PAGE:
Keeping up with all of the scandals surrounding the Obama administration has turned into a full-time job in-and-of-itself. Here are some of the latest developments in the NSA scandal …
This morning Edward Snowden, the NSA leaker, did a live Q&A with the Guardian. He was asked various questions by the audience, including the big one: Can analysts listen to content of domestic calls without a warrant? His response reads as followings: “More detail on how direct NSA's accesses are is coming, but in general, the reality is this: if an NSA, FBI, CIA, DIA, etc analyst has access to query raw SIGINT databases, they can enter and get results for anything they want. Phone number, email, user id, cell phone handset id (IMEI), and so on - it's all the same. The restrictions against this are policy based, not technically based, and can change at any time. Additionally, audits are cursory, incomplete, and easily fooled by fake justifications. For at least GCHQ, the number of audited queries is only 5% of those performed.” You can read the rest of the interview here.
Snowden's assertions, as well as claims made by Democratic Rep. Jerrold Nadler, run counter to that of the Office of the Director of National Intelligence, which issued this statement over the weekend: "The statement that a single analyst can eavesdrop on domestic communications without proper legal authorization is incorrect and was not briefed to Congress.” Yesterday on “State of the Union,” House Intelligence Committee Chairman Mike Rogers similarly declared: “The NSA is not listening to Americans’ phone calls, and it is not monitoring their emails. If it did, it’s illegal. It’s breaking the law.”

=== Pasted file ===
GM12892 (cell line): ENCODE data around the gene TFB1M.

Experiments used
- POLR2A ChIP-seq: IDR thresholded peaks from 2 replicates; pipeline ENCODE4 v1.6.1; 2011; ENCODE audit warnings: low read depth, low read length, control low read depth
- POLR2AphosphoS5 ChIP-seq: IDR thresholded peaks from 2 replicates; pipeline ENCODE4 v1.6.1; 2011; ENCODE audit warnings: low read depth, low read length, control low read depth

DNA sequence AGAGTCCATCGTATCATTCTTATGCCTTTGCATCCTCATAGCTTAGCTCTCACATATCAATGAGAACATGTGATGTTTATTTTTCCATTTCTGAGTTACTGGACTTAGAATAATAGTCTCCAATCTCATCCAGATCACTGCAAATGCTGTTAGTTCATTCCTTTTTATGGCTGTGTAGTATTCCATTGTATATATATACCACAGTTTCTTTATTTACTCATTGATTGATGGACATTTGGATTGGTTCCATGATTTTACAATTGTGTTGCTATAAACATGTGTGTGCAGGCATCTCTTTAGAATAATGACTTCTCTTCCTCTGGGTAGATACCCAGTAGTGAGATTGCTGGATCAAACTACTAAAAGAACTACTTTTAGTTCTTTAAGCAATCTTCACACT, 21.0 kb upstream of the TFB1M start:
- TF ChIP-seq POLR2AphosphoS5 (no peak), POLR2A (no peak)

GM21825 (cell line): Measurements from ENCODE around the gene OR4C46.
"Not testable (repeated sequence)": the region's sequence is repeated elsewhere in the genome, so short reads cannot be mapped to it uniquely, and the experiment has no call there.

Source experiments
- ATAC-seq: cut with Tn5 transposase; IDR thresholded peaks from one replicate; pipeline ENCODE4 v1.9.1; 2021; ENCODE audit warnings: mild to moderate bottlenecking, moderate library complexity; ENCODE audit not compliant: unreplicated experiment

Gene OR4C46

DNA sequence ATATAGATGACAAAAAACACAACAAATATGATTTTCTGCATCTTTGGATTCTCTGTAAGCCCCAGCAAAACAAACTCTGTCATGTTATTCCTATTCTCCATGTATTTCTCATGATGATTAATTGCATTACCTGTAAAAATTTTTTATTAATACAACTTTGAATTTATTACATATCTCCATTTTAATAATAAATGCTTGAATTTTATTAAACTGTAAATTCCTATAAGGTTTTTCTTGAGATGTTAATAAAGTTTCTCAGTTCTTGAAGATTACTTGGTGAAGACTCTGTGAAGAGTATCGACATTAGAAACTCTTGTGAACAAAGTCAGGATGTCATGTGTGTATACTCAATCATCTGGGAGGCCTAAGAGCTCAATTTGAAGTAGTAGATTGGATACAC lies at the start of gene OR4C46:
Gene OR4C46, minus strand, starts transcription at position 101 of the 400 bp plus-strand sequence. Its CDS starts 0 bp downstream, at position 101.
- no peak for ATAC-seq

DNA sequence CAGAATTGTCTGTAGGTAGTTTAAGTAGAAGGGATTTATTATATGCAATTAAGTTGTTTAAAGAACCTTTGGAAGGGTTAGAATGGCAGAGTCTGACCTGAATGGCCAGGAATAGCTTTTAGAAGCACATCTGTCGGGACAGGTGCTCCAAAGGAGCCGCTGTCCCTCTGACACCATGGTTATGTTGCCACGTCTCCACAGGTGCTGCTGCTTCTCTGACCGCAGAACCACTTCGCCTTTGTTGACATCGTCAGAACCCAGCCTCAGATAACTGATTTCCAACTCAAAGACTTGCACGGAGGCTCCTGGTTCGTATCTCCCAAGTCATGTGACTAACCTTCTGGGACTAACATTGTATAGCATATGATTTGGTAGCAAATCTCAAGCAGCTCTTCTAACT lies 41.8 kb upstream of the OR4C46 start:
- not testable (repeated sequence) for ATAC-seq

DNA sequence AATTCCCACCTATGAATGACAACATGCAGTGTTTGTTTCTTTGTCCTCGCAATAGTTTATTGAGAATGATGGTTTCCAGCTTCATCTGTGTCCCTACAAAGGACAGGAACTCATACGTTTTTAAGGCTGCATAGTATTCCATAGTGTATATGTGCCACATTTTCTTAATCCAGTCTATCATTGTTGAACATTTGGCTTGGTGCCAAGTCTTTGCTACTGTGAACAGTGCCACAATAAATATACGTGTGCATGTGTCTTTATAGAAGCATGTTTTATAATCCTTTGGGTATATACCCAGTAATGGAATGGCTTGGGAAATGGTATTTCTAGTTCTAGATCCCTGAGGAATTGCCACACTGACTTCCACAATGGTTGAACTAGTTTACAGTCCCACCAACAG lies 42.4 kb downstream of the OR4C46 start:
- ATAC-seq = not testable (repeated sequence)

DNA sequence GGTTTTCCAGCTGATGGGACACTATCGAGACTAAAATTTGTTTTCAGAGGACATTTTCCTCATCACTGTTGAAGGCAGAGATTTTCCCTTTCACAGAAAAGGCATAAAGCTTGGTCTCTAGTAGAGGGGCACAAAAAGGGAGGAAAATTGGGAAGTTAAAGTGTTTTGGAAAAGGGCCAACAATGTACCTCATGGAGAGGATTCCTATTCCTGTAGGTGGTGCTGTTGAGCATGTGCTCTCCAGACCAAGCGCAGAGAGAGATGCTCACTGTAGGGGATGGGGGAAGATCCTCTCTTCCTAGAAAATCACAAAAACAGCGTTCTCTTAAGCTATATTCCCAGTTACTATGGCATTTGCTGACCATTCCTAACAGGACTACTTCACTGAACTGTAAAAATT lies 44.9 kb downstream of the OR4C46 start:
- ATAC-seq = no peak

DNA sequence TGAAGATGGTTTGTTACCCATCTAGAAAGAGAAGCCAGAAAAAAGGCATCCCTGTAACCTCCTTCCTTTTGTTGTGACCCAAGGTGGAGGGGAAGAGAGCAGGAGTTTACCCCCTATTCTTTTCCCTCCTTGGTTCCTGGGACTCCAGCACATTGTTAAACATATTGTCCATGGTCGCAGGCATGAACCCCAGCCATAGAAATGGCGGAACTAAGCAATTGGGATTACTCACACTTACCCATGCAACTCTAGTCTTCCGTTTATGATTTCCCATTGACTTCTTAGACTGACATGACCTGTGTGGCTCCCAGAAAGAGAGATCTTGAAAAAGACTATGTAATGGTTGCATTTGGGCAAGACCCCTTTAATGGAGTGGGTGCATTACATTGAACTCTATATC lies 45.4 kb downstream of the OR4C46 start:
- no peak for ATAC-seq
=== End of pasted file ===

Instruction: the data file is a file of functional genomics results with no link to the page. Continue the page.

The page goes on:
Documents revealed by Snowden and reported on by the Guardian show that foreign politicians and officials who participated in the 2009 G20 summit in London were monitored, at the instruction of the British government. Fake internet cafes were apparently created to aid in the collection of data. The Guardian also reports that “American spies based in the UK intercepted the top-secret communications of the then Russian president, Dmitry Medvedev, during his visit to Britain for the G20 summit in London.”
Snowden has apparently shared classified documents with a newspaper in Hong Kong. The documents reportedly revealed specific IP addresses in Hong Kong and China that had been hacked by the NSA over a four year period.
Former Vice President Dick Cheney is among those who believes Snowden to be a traitor. He says he's “deeply suspicious” that he fled to China, probing the possibility that he may have been working with foreign intelligence agencies. Snowden addressed this issue directly this morning in his live Q&A stating, “Ask yourself: if I were a Chinese spy, why wouldn't I have flown directly into Beijing? I could be living in a palace petting a phoenix by now.”
Snowden's father, Lonnie Snowden, gave an exclusive interview to Fox News' Eric Bolling. His father urged his son to return home and not commit any acts of treason. He describes his son as “a sensitive, caring young man.”